The adipose compartments of the lateral face and temples include the lateral temporal cheek, middle cheek, buccal extension of the buccal fat, and inferior jowl. Superiorly, the middle cheek compartment is adherent to the zygomaticus major muscle, but does not extend above the superior margin of the zygomatic arch. Located superficially to the parotid gland, the lateral temporal compartment connects temporal adipose tissue to the cervical subcutaneous adipose tissue with a true septal barrier at its anterior boundary.

Buccal adipose tissue is anatomically distinct from jowl adipose tissue and formation of ligaments and blood vessels help to define distinct enveloped lobes (anterior, intermediate, and posterior), fixed by 6 ligaments.5,155,15 An extension of this compartment with superficial and deep lobes was previously described to be part of the posterior lobe but more recently postulated as a distinct compartment separated by an anatomical boundary in the paramaxillary space.15

Restoration of volume with dermal fillers can transform the temporal region resulting in an overall more balanced and natural youthful appearance. Considerations during filler selection include the products texture, longevity, safety profile, and the onset of the filler's effect.

The preferred use of HA among injectors results from the fact that it provides immediate predictable augmentation of the atrophied fat pads, correcting the volume loss for approximately 12 months.16 Moreover, the safety profile and lack of immunogenicity further increase the desirability of HA fillers.17,1817,18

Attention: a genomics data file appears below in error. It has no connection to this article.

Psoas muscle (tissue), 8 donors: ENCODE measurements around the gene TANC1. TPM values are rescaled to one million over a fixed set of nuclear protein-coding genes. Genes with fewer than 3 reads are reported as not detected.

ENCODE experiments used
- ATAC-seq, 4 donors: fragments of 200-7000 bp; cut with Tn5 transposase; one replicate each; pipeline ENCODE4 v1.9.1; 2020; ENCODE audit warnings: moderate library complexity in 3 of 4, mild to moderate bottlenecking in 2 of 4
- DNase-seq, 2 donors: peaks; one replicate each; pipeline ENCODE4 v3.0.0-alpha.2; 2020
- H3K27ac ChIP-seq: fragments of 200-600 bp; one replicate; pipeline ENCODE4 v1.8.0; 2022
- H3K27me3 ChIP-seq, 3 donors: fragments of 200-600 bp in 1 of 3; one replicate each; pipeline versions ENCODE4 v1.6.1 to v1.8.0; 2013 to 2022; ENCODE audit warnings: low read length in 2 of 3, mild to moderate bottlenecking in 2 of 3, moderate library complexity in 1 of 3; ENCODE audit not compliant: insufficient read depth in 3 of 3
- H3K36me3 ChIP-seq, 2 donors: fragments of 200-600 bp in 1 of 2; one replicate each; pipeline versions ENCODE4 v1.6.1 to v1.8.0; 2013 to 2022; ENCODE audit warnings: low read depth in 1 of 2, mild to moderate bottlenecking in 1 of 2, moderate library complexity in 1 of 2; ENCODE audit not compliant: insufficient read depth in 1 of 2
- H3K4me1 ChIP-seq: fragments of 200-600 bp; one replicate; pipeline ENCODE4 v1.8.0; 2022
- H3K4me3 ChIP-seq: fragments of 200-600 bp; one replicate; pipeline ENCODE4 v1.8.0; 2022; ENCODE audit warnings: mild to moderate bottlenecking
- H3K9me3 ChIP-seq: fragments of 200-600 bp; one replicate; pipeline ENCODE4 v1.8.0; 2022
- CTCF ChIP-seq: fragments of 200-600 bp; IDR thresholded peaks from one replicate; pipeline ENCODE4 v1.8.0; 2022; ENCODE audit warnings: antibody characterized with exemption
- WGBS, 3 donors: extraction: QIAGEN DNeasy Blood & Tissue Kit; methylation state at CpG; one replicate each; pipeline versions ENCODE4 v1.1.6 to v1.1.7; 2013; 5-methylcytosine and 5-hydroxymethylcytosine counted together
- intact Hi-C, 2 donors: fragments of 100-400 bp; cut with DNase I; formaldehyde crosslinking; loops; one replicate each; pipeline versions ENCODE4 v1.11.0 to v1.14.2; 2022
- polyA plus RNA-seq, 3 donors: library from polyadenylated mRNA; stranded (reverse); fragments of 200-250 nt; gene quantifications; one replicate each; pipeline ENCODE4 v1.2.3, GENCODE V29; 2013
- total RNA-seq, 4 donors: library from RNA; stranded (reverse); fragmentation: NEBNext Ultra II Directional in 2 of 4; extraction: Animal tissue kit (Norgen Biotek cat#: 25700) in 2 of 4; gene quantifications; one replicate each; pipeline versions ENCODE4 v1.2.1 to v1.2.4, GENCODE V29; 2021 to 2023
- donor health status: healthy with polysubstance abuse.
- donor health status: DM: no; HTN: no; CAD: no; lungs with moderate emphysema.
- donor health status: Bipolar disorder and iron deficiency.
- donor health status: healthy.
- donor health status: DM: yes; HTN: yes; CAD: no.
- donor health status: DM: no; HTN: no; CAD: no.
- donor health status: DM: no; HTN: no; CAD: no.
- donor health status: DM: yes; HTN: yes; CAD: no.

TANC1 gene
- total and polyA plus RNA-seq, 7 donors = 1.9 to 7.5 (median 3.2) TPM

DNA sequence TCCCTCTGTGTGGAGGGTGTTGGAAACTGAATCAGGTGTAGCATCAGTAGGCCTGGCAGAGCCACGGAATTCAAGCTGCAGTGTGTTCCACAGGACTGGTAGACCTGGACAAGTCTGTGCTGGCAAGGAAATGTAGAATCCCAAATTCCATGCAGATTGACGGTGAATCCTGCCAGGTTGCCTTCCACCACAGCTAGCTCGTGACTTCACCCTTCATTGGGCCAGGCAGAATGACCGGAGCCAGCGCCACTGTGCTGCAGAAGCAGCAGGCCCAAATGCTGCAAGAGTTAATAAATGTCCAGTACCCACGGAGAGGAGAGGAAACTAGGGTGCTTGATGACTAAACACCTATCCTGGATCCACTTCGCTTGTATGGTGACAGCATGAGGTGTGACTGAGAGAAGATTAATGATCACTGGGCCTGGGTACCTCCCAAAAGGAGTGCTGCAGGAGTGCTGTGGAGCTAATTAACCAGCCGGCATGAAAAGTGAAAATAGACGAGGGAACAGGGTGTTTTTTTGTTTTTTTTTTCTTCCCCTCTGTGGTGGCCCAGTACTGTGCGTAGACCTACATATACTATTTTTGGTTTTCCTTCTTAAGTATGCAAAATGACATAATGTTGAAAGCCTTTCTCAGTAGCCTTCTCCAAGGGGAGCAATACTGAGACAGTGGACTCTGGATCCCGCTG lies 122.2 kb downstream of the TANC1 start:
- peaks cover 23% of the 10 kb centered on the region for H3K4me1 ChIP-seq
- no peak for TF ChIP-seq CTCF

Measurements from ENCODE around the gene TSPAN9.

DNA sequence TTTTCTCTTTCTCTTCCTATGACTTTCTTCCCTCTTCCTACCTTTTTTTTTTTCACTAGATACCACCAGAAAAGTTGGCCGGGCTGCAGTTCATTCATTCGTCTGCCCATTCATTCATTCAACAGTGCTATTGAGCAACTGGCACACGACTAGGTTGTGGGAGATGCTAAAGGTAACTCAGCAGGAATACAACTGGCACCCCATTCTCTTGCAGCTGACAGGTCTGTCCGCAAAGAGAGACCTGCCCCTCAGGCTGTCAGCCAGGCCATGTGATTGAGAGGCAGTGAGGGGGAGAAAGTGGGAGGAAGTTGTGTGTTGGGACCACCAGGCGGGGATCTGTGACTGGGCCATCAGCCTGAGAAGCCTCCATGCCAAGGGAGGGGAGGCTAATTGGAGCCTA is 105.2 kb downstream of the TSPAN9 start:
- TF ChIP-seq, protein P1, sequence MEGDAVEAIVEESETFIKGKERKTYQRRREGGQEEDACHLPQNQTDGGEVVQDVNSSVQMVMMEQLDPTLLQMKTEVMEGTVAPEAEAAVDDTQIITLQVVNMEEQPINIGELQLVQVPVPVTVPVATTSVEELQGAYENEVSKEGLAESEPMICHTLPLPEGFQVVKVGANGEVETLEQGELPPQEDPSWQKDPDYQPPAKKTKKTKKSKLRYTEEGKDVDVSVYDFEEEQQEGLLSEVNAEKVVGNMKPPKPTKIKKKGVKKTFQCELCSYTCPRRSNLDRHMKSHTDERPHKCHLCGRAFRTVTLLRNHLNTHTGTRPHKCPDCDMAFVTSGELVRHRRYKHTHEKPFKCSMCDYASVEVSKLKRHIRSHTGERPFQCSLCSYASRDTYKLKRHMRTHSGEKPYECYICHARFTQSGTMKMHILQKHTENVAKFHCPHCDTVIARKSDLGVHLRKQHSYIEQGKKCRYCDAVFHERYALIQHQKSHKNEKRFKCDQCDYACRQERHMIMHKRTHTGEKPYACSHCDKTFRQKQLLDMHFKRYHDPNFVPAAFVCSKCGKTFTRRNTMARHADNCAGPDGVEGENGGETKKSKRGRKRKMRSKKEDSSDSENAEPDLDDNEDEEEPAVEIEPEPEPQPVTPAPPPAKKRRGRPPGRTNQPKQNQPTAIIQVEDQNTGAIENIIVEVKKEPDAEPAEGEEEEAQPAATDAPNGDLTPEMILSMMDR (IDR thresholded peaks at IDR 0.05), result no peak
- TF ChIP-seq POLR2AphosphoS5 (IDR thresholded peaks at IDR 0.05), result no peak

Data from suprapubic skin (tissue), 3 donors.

Poly-L-lactic acid (PLLA) is another filler that once injected induces a subclinical inflammatory response that stimulates fibroblast proliferation and collagen formation. It is important to inform patients that the volumizing effect of PLLA occurs gradually over several months, and thus it might not be an appropriate choice for patients seeking immediate results. Its reconstitution should be at least 9 mL and above,19 injected supraperiostially at the origin of the temporal muscle. Depot injections can be performed using a fanning technique, with rigorous massaging afterward.

Similarly to PLLA, calcium hydroxylapatite (CaHA) also stimulates the production of endogenous collagen20 and has been shown to exhibit greater duration effect than HA.21 Subdermal injection and massage of the treatment site immediately after injection facilitate even distribution of the product.22

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Superficial Adipose Compartments of the Tear Troughs and Periorbital Complex